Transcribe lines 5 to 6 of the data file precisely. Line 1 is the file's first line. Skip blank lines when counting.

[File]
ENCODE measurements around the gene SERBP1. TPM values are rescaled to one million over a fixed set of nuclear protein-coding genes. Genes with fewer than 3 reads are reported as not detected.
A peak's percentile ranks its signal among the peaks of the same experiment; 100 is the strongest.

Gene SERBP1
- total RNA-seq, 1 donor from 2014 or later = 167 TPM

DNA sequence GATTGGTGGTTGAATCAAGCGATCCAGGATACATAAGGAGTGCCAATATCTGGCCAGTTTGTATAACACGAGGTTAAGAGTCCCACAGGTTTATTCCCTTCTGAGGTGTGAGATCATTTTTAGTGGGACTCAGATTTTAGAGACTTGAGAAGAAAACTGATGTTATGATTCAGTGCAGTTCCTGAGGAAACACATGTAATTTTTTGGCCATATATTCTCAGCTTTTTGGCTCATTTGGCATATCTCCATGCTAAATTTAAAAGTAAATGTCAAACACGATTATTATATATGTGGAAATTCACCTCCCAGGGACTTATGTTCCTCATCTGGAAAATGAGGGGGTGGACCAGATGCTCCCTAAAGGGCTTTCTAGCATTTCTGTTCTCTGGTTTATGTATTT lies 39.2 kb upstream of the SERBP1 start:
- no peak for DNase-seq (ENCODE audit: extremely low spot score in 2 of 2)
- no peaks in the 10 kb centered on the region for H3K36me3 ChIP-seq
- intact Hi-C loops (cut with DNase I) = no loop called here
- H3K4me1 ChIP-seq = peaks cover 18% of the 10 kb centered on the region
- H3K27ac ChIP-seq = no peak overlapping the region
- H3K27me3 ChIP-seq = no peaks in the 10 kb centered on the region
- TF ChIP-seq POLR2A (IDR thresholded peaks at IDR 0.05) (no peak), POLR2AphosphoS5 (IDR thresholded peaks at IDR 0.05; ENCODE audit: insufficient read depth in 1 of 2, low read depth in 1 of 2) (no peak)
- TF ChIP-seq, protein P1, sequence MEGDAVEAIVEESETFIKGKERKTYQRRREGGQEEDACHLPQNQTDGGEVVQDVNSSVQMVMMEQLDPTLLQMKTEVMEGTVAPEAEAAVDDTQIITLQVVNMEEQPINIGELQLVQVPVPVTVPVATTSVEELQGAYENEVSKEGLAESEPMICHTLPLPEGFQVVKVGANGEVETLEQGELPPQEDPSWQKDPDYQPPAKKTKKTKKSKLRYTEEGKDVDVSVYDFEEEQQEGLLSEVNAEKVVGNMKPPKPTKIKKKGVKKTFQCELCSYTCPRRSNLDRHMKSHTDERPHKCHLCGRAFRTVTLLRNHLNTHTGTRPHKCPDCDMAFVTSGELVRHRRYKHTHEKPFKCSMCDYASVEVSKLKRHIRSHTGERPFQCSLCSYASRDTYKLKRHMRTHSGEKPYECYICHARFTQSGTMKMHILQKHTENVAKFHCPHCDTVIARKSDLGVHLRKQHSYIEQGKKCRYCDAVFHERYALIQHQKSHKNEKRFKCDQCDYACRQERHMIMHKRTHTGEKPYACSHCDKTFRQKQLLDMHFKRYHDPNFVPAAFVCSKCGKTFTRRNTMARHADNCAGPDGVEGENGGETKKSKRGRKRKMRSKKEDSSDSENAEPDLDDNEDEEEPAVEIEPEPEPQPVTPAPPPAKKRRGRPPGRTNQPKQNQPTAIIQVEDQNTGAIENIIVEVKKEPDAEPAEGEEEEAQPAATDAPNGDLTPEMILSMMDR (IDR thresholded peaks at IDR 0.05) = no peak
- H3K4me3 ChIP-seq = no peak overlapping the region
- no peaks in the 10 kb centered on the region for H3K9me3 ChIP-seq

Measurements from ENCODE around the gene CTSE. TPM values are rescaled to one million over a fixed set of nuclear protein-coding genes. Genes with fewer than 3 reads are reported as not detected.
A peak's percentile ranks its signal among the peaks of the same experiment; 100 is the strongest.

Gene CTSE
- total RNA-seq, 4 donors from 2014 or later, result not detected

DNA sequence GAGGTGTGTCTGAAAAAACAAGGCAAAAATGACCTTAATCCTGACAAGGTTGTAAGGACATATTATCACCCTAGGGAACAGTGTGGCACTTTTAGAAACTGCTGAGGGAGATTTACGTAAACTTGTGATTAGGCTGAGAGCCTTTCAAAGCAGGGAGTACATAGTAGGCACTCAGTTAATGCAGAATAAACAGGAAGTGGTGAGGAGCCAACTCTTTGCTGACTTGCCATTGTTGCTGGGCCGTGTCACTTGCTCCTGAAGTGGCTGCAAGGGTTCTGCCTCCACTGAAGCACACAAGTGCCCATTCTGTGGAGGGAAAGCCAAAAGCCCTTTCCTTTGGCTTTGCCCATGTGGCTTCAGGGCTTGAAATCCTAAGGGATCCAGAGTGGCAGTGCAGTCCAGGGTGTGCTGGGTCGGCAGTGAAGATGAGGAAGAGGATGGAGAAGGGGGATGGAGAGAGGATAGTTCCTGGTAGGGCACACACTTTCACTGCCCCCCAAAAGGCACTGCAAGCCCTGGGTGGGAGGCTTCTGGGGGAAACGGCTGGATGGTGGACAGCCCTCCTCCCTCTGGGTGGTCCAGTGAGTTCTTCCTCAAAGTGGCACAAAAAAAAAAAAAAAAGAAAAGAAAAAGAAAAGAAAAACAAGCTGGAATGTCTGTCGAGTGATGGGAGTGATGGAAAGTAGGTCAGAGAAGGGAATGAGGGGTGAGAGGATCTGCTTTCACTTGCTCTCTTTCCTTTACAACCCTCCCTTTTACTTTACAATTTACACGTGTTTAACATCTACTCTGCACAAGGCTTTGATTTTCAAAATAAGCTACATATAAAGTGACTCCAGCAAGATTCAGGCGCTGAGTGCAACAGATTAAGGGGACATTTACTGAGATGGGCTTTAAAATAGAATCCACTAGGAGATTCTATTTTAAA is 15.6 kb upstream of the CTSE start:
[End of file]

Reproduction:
DNA sequence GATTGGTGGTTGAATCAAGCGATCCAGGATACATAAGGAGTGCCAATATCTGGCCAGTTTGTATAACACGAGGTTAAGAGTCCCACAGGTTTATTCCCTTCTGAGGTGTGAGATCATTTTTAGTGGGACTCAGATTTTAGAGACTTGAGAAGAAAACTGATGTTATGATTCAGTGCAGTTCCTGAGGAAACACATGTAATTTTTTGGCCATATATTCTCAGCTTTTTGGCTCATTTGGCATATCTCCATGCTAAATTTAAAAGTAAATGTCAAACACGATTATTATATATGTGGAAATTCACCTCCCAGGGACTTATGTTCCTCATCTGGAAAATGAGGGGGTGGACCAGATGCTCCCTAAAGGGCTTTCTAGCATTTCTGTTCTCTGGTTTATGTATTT lies 39.2 kb upstream of the SERBP1 start:
- no peak for DNase-seq (ENCODE audit: extremely low spot score in 2 of 2)